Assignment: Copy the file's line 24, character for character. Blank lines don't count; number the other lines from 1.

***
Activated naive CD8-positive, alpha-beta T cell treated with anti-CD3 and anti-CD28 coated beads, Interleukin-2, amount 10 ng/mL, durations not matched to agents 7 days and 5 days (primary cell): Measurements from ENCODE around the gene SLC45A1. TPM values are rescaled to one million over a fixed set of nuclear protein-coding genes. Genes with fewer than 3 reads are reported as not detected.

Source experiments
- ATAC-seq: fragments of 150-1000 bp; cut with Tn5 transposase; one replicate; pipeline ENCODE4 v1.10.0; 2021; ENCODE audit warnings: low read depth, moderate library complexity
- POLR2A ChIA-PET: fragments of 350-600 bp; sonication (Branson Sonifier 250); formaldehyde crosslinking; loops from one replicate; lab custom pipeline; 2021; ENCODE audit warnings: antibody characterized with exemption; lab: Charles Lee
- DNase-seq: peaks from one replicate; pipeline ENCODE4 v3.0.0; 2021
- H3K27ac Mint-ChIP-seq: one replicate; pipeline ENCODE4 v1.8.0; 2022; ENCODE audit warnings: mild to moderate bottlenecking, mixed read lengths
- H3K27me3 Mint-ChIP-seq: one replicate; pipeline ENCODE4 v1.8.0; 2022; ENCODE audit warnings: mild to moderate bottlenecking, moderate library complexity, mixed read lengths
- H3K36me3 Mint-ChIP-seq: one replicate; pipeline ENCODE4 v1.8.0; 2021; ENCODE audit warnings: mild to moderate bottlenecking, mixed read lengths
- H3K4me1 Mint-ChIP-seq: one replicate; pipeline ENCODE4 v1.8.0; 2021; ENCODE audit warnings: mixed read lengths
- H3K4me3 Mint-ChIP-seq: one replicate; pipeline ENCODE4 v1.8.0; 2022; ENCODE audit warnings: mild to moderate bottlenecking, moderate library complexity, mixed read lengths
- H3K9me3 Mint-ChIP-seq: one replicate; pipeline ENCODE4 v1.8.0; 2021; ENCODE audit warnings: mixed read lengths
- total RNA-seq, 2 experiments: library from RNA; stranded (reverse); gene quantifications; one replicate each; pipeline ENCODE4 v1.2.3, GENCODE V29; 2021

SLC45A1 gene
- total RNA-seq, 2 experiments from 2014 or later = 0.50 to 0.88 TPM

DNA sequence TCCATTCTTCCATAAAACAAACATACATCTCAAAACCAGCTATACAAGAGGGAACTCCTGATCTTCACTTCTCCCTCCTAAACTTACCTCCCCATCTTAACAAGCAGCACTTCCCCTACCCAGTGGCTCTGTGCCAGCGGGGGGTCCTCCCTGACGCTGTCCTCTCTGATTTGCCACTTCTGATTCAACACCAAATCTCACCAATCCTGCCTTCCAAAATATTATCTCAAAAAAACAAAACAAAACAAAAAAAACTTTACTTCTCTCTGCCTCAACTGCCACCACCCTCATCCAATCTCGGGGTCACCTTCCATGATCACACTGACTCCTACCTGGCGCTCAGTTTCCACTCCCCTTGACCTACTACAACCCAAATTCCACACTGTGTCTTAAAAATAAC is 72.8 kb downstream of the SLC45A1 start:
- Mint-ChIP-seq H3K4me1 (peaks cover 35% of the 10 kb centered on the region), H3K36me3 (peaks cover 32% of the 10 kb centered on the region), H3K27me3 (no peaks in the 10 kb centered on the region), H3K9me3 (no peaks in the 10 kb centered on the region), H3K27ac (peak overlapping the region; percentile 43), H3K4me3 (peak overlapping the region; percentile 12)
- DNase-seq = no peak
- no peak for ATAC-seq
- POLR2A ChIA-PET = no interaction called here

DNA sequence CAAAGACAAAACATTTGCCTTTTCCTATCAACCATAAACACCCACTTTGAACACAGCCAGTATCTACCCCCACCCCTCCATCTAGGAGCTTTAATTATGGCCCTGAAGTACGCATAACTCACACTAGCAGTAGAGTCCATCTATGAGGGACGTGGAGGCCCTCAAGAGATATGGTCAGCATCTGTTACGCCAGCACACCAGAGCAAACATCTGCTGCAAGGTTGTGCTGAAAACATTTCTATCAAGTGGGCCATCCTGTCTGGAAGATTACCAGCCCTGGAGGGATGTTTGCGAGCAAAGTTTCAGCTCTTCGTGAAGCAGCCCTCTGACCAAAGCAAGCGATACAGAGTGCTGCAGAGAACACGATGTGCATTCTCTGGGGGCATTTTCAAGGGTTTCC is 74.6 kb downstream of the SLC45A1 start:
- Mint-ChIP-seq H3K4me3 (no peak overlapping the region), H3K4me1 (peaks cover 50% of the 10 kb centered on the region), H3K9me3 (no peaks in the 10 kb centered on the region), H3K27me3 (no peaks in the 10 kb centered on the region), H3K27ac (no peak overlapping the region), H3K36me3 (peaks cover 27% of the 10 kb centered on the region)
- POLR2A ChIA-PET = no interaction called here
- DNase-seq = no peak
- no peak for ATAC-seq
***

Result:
- no peak for ATAC-seq